When making screen in this manner, the working area required had to be at least twice the length of the screen being made. In addition, since each rod had to move longitudinally with respect to its ground electrode, it was 3,469,609 Patented Sept. 30, 1969 diflicult to maintain good electrical contact all of the time, which caused variations in the quality of the welds.
It is an object of this invention to provide apparatus for making a well screen that requires a working area that is considerably less than twice the length of the screen it produces.
It is a further object of this invention to provide appapatus for making a well screen in which the welding electrodes and wire feeding station move along the mandrel to reduce considerably the space required for the screen making apparatus.
It is a further object of this invention to provide such apparatus that has a welding electrode and a ground electrode which can automatically adjust to changes in the outside diameter of the mandrel to maintain uniform contact pressure with the wire and the mandrel around which it is being wrapped.
It is another object of this invention to provide apparatus for making a well screen that produces good, uniform welds between the mandrel and the wire that is wrapped around it.
It is a further object of this invention to provide appapatus that can wrap and weld wire to a perforated tube that is supported for rotation at its ends only.
It is another object of this invention to provide apparatus for making well screens that can produce screen of any desired gage.
These and other objects, advantages, and features of the invention will be apparent to those skilled in the art from a consideration of this specification, attached drawings, and appended claims.
The invention will now be described in connection with the attached drawings in which;
FIGURE 1 is a front side view in elevation of the preferred embodiment of the apparatus of this invention in the process of making a well screen;
FIGURE 2 is a cross sectional view of the apparatus of FIGURE 1 taken along line 2-2;
FIGURE 3 is a view taken along line 33 of FIG- URE 2;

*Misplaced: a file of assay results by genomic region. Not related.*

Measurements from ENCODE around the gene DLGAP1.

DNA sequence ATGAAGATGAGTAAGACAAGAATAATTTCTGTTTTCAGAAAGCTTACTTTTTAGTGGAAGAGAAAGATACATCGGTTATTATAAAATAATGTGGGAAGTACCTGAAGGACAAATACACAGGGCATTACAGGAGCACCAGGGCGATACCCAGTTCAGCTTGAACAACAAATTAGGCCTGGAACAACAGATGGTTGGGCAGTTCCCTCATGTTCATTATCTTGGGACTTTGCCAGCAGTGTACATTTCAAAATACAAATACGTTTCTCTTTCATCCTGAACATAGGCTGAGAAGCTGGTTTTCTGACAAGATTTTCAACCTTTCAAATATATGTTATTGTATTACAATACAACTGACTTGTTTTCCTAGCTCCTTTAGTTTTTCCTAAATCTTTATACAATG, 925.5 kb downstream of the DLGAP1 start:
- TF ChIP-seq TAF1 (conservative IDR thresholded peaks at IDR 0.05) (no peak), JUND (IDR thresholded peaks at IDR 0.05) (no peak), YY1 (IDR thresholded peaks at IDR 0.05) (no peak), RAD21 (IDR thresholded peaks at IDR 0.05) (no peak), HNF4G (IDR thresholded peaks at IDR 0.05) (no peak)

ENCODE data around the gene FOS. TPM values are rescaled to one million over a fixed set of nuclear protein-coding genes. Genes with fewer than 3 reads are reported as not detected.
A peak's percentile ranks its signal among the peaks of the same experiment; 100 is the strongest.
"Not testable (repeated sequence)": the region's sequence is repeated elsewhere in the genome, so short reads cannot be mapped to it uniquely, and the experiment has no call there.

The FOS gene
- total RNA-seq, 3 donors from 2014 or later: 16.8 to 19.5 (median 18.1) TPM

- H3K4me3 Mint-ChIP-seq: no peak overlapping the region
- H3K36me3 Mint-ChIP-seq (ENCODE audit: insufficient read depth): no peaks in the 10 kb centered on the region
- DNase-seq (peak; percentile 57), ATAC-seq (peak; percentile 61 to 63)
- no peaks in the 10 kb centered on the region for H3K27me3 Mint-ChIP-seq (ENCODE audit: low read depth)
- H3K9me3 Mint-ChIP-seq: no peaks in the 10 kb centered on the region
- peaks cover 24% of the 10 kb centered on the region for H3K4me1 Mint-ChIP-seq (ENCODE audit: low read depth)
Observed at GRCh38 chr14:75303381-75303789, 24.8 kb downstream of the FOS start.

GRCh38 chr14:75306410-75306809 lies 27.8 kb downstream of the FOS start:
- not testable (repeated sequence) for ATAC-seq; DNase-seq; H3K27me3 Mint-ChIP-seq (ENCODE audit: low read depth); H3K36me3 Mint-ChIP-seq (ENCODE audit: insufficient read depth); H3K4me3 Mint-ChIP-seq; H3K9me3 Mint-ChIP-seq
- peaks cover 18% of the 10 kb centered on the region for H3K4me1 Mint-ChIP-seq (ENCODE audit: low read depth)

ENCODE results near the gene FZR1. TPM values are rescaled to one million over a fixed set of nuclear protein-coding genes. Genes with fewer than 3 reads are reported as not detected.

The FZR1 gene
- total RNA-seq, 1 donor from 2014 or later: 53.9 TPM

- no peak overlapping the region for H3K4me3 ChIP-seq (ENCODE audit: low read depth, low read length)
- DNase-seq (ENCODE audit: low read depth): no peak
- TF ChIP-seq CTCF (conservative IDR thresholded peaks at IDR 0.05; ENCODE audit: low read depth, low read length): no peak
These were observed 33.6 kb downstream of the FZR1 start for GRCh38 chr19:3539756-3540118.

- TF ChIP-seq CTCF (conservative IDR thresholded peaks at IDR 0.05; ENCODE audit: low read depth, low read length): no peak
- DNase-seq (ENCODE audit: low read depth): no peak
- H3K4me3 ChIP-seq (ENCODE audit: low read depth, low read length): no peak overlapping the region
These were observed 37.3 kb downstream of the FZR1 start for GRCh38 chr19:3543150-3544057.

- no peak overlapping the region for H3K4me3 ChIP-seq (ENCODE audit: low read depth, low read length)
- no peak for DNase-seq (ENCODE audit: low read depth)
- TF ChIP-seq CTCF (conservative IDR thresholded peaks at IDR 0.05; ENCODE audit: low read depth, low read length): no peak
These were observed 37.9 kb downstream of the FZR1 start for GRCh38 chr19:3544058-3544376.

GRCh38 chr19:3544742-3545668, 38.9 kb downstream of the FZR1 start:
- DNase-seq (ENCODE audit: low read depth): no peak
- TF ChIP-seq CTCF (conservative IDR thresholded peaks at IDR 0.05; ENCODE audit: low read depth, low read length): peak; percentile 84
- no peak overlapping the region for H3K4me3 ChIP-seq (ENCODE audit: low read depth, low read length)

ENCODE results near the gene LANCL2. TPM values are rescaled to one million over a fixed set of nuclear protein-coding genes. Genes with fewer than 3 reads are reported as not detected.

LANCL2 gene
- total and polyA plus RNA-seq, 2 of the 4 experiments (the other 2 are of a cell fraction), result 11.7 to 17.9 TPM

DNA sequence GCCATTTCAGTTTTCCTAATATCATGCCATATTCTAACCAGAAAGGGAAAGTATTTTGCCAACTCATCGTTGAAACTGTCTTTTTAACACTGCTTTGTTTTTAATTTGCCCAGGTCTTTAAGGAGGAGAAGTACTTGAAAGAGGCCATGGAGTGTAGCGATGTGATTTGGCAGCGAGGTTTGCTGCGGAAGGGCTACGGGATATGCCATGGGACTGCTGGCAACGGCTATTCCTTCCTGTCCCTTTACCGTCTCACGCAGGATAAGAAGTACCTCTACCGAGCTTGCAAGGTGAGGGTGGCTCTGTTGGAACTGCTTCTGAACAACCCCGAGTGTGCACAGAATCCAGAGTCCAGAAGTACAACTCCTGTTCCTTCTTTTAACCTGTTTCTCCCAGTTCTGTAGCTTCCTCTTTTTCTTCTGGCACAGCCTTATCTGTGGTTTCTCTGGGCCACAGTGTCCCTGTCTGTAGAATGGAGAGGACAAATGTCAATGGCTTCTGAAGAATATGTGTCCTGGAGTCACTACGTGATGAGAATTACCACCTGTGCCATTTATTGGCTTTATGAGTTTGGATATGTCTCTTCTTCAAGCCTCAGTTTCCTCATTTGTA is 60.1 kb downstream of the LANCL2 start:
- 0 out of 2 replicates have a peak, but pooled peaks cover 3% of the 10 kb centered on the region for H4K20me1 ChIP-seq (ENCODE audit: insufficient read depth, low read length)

FIGURE 4 is a sectional view along line 4-4 of FIG- URE 2;
FIGURE 5 is a sectional view along line 55 of FIG- URE 3;
FIGURE 6 is a sectional view along line 6-6 of FIG- URE 2;
FIGURE 7 is a sectional view along line 77 of FIG- URE 6;
FIGURE 8 is a cross sectional view showing wire being wrapped and welded on a mandrel;
FIGURE 9 is an enlarged view of the welding operation of FIGURE 8;
FIGURE 10 is an enlarged, fragmentary top view of the welding operation with the perforated tube of the mandrel in section;
FIGURE 11 is a view on an enlarged scale of the welding electrode and the wire as the welding operation begins;
FIGURE 12 illustrates how the mandrel is mounted in the apparatus for forming a well screen and the arrangement of the wire at the beginning of the well screen making operation;
FIGURE 13 illustrates the structure of a well screen where the wire is welded directly to a perforated tube, which forms the mandrel;
FIGURE 14 is an enlarged view of the welding of the wire directly to a perforated tube to form the screen of FIGURE 13; and
FIGURE 15 is a schematic illustration of the power transmission system of the apparatus that allows for the gage of the screen to be varied as desired.
The apparatus of this invention includes means for supporting an elongated cylindrical mandrel, having a plurality of openings throughwhich fluid can pass, for rotation around its longitudinal axis to cause wire having one end anchored to rotate with the mandrel to wrap itself on the mandrel.